Time is running out for Minnesota lawmakers to avoid a July 1 government shutdown.
The Republican-controlled state Legislature and Democratic Gov. Mark Dayton are at an impasse over how to close a $5 billion two-year budget deficit. Dayton, who was elected on a campaign of taxing the rich, wants to offset spending cuts by increasing taxes on the wealthiest 2% of Minnesotans. Republicans want to balance the budget entirely with cuts.
For now, neither side is budging. If they can’t reach an agreement by the end of the fiscal year, two-thirds of the state’s employees will be sent home without a job at the end of the month. About 40,000 state employees received layoff notices last Friday, according to the Minneapolis Star-Tribune.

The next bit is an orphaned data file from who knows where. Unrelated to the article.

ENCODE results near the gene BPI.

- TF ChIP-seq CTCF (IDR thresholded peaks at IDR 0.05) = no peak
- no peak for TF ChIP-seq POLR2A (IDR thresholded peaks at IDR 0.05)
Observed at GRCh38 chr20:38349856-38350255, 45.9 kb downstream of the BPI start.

Under Dayton’s latest shutdown plan, 46 state agencies will close entirely, while 29 agencies will remain open with minimal staffing.
State parks and highway rest stops will likely shutdown, potentially losing a substantial amount of revenue for the state over the Fourth of July weekend. A shutdown could also pose major problems for state contractors, vendors and nonprofits who depend on state funding to provide social services.
CNN notes that government shutdowns are relatively rare. There have been only six since 2002, including a partial shutdown in Minnesota in 2005. Around 9,000 workers were furloughed during that shutdown, which lasted eight days.
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